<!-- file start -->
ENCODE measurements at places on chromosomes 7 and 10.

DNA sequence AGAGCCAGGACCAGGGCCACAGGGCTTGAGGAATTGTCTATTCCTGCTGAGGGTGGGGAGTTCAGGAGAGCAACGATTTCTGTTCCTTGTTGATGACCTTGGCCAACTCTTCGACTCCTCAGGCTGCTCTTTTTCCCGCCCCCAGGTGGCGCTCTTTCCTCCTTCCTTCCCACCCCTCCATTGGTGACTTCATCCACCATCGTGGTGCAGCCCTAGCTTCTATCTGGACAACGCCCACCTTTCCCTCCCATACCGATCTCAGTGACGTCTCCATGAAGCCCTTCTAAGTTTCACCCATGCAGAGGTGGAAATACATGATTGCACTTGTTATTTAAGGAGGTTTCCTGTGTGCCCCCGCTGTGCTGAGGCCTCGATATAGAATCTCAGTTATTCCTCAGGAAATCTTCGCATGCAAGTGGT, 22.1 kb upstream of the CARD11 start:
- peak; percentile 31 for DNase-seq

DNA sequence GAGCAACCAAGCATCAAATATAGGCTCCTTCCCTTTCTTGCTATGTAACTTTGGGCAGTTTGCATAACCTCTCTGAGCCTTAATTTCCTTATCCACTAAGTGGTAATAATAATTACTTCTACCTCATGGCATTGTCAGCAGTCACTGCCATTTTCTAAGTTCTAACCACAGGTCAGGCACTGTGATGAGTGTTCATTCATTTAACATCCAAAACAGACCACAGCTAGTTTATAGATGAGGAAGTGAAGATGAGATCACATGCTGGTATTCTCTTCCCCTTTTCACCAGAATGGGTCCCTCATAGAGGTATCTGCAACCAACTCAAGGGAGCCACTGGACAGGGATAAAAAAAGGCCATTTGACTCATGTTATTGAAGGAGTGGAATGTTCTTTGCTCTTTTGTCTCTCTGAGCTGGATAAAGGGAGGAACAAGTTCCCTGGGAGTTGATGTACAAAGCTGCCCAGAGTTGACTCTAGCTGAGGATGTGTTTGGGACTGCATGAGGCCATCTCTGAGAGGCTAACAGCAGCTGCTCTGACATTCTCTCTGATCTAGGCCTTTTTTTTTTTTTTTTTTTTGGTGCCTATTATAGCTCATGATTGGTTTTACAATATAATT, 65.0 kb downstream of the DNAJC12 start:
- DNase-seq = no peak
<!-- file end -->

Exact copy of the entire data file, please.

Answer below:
ENCODE measurements at places on chromosomes 7 and 10.

DNA sequence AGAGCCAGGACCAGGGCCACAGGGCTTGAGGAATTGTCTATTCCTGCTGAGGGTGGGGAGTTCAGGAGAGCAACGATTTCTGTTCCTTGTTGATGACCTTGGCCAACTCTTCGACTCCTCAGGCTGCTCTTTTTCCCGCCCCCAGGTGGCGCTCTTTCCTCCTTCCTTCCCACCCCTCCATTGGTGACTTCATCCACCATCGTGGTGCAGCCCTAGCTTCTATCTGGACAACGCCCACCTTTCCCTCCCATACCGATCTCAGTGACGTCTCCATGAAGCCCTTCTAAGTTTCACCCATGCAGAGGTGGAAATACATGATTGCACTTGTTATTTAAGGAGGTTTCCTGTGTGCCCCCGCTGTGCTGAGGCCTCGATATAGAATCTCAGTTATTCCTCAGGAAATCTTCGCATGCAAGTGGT, 22.1 kb upstream of the CARD11 start:
- peak; percentile 31 for DNase-seq

DNA sequence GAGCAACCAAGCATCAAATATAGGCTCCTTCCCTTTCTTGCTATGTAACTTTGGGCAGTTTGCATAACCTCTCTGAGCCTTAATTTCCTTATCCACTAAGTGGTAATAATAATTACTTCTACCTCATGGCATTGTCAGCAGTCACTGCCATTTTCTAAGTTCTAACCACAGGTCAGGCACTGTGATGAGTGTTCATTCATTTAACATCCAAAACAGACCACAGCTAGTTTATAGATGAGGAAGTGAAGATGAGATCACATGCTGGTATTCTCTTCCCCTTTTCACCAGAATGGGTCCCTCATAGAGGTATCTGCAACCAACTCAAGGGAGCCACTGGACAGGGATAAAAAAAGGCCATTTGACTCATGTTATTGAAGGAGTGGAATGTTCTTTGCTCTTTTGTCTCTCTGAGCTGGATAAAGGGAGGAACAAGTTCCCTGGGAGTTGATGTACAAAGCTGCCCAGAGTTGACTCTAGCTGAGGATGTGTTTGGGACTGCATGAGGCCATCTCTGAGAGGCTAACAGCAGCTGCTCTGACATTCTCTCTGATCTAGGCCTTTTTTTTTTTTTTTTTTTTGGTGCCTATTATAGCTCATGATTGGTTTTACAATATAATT, 65.0 kb downstream of the DNAJC12 start:
- DNase-seq = no peak